Some of Boulder City’s youngest students will be back on campus in less than a month.
Recently, Clark County School District Superintendent Jesus Jara sent a memo to parents and teachers saying that students in preschool through third grade could return to school March 1.
“We have a lot of planning to do still, but the general idea is that half of the students will attend school in person two days per week, Monday and Tuesday, and the other half of the students will attend school in person the other two days per week, Thursday and Friday,” said Mitchell Elementary School Principal Ben Day. “On the days in which students are not attending school in person, they will be attending school virtually, just as they currently do.”
Not having students on campus Wednesdays will allow for extensive cleaning, he said.
Mitchell has students in kindergarten through second grade. Even though they will be back on campus, Day said the school days won’t be the same as before the pandemic.
“Children eating in their classrooms, as opposed to eating in the lunchroom, and limited movement throughout the building are just a couple of aspects of school that will be different from what we are used to,” he said. “Students and staff will wear masks and social distancing protocols will be in place. It’s a big adjustment to make in the middle of the year, but I’m excited to have students back in the building. It’s definitely a step in the right direction, so all of these adjustments will be well worth it.”
Day said parents also have the option to have their children continue remote learning five days a week.
“The parents, staff and community at Mitchell have always worked so well together, and we will need to continue to have that kind of synergy in order to make this work,” he added. “While there may be a few bumps in the road as we get this new hybrid model off the ground, I am confident that we will succeed.”
King Elementary School serves students in third through fifth grade and Principal Jason Schrock said they have permission for students in all the grades to return to campus. However, he doesn’t have a date for when that will happen.
Schrock said he has a meeting scheduled today, Feb. 4, to discuss implementing a hybrid instruction model.
“We are also asking that our fourth and fifth grade families complete a hybrid survey that was released last week. This survey will help us determine the total number of fourth and fifth grade students who will return to campus and which students will continue to attend using a distance learning model. Our parents in third grade have already completed this survey and we are in the process of organizing cohorts for individual third grade classrooms,” he said.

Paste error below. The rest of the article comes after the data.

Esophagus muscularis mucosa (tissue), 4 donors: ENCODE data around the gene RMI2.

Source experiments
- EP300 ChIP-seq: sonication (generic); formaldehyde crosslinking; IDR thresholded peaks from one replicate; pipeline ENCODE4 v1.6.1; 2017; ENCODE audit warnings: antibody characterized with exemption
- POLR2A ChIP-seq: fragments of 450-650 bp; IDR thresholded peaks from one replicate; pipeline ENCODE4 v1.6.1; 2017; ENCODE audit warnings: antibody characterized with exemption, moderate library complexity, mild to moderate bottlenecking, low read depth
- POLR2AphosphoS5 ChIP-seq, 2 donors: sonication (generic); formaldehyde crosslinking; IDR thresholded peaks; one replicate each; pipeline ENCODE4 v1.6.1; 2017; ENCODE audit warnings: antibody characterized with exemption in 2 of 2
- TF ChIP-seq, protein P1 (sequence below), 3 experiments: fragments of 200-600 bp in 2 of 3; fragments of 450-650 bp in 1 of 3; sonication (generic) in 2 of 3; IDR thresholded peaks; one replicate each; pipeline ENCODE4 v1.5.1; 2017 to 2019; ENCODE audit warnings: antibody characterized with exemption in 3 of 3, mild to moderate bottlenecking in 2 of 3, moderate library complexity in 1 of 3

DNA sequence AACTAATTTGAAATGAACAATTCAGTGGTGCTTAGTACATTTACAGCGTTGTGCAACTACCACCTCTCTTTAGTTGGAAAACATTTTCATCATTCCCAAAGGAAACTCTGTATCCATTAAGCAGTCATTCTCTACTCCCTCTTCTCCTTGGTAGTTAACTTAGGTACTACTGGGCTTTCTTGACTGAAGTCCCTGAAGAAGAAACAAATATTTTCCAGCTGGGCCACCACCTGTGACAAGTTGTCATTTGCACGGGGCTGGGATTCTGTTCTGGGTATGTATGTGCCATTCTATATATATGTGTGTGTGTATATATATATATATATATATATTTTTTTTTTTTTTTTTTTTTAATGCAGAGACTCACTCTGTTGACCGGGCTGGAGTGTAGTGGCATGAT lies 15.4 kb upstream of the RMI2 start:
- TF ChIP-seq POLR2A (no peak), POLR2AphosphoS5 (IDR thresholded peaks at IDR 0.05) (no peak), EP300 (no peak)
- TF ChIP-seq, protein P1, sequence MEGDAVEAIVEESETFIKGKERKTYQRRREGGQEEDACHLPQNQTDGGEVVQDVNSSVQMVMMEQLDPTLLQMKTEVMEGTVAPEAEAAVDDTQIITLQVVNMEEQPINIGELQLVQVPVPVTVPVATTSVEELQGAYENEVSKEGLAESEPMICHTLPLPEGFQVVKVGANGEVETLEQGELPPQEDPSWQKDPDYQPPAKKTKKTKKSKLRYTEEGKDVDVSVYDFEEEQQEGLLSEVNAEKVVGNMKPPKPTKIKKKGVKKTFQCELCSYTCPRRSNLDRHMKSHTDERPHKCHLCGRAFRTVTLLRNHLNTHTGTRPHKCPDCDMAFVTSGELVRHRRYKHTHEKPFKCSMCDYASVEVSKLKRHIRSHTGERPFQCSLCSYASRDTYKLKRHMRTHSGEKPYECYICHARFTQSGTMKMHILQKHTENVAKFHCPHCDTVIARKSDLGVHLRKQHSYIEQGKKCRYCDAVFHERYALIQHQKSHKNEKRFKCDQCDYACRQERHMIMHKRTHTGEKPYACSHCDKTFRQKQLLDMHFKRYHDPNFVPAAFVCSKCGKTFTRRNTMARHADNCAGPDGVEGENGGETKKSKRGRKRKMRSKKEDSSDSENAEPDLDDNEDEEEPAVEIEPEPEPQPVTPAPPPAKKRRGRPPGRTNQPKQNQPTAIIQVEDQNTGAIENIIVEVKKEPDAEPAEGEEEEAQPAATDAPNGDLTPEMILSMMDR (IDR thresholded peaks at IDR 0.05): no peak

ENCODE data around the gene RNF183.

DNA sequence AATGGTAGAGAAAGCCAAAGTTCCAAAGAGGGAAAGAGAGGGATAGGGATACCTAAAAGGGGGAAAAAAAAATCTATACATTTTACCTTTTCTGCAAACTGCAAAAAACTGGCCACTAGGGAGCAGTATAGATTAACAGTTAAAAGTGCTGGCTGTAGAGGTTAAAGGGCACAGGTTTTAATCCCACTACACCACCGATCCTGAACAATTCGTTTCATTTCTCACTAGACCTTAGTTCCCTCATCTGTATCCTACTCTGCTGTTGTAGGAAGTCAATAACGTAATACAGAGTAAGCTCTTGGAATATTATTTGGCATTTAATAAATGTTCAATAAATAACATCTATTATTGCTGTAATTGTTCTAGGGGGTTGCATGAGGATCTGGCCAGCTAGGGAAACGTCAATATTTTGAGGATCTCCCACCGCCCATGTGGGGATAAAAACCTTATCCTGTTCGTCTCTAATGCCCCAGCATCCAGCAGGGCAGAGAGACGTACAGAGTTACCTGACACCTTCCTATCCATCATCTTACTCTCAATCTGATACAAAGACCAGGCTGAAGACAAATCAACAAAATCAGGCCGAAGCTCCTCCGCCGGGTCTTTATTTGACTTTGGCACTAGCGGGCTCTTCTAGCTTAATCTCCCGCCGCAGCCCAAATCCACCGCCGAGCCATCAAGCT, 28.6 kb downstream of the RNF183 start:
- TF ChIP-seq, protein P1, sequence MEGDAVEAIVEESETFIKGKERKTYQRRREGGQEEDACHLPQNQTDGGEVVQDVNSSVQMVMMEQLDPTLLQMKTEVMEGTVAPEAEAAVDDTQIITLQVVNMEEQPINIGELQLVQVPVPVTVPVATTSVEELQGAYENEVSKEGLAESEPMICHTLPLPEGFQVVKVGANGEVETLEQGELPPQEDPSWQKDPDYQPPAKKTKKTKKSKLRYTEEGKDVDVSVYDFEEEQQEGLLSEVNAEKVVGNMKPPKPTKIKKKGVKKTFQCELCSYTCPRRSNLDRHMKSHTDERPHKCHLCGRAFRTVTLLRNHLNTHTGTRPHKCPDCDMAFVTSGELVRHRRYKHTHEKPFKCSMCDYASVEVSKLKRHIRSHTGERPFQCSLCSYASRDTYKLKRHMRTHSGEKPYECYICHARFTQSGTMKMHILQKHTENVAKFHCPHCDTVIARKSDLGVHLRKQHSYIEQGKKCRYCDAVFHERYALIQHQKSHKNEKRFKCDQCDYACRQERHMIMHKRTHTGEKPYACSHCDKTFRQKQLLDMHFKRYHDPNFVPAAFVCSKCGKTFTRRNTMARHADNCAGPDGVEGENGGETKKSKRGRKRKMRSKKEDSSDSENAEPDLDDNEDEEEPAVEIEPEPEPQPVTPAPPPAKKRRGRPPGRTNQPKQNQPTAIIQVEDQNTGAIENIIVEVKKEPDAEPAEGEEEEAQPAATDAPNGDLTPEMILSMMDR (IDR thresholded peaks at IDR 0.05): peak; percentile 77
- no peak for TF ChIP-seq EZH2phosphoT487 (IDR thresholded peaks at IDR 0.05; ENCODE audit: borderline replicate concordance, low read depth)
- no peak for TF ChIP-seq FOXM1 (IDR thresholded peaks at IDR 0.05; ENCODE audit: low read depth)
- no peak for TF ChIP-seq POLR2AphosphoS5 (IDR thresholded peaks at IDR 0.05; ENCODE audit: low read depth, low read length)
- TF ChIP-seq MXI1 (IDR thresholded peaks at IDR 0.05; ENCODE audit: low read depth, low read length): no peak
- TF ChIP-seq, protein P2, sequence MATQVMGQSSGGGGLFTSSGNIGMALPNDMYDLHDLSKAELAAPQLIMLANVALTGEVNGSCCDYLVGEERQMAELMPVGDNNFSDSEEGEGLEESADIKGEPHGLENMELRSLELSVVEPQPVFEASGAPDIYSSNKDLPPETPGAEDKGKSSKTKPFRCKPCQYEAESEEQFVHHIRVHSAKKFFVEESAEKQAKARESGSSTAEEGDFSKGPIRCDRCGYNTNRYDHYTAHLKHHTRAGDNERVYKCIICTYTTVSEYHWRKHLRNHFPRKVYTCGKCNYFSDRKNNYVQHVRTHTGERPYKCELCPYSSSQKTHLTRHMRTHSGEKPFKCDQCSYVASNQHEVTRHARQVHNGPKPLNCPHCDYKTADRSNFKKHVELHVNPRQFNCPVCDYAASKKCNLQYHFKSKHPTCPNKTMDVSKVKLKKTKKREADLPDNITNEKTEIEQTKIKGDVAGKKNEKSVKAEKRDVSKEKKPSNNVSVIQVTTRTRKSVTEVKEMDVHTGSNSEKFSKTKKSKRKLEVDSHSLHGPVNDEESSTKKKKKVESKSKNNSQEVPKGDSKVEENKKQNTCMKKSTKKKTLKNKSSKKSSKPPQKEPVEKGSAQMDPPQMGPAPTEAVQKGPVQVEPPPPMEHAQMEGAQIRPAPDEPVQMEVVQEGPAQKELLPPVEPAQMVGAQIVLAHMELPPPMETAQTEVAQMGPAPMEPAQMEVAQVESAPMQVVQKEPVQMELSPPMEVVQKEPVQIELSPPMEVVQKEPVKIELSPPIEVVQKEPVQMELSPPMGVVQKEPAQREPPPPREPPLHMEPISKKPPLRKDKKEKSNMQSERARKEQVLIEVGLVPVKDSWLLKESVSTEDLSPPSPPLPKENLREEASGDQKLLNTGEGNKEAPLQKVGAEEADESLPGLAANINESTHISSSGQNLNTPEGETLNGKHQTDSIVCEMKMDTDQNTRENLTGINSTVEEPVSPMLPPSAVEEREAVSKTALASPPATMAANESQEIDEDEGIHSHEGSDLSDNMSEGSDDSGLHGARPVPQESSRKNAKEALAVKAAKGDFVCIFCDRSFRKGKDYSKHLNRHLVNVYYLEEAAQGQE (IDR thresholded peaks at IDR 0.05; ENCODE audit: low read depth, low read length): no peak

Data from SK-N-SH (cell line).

Schrock also said the school’s office reopens to the public Feb. 22. In the meantime, parents with questions can reach out by telephone or email.
At a recent news briefing, Jara said the March 1 return date was necessary in order to prioritize COVID-19 vaccinations for the teachers and staff — such as food service workers and school bus drivers — needed to support the in-person component of the hybrid teaching model. Employees required for that duty were instructed by the district memo to report to work sites Feb. 22, a week before some students return.
He also said he remains hopeful older students will be able to return to the classroom before the end of the school year.
Nevada Gov. Steve Sisolak said he was glad to see CCSD announce plans to begin a return to in-person learning for preschool through third grade.
“I ask everyone to continue these efforts and develop future plans for more grades to return in a safe manner,” he said. “The state will continue to assist in any way possible. We have already worked to supply PPE (personal protective equipment) and access to testing. Additionally, the state laid out its clear goal of prioritizing the vaccination of educators as quickly as federal allocations allow.”
Older students wait
For now, middle and high students remain in distance learning with no return date in sight. This is despite permission granted in July by district trustees for schools in rural communities where COVID-19 transmission has remained low permission to bring students back under a hybrid plan. Additionally, in January, they voted to approve Jara’s recommendation that schools be allowed to bring individual or small groups of students back to campus on a voluntary basis.
In a joint message sent to parents this week, Garrett Middle School Principal Melanie Teemant and Boulder City High School Principal Amy Wagner wrote that faculty and staff are “reviewing guidelines, assessing building readiness, and evaluating a variety of factors to identify students who may benefit from being invited to campus.”
The letter stated that the focus of those visits could include instruction, as well as emotional support and academic screenings or interventions.
For parents, having students back on campus needs to happen sooner rather than later.
“Depression is running very high among the kids,” said Kerri Freeman, who has a son in high school.
Some have sought professional counseling to deal with the lack of interaction among their peers and others have lost interest in completing their educations.
She said many of her son’s friends have “hit a wall. … I know several kids who have dropped out.”
Freeman said that for many sitting in front of a computer isn’t as effective as being in the classroom.
She is part of a group of parents that is trying to see what can be done to get their kids back in school.
“Our main thing is the mental state of the kids,” she said.
Las Vegas Review-Journal Reporter Julie Wootton-Greener contributed to this report.
Contact reporter Celia Shortt Goodyear at email@example.com or at 702-586-9401. Follow her on Twitter @csgoodyear.
Hali Bernstein Saylor is editor of the Boulder City Review. She can be reached at firstname.lastname@example.org or at 702-586-9523. Follow @HalisComment on Twitter.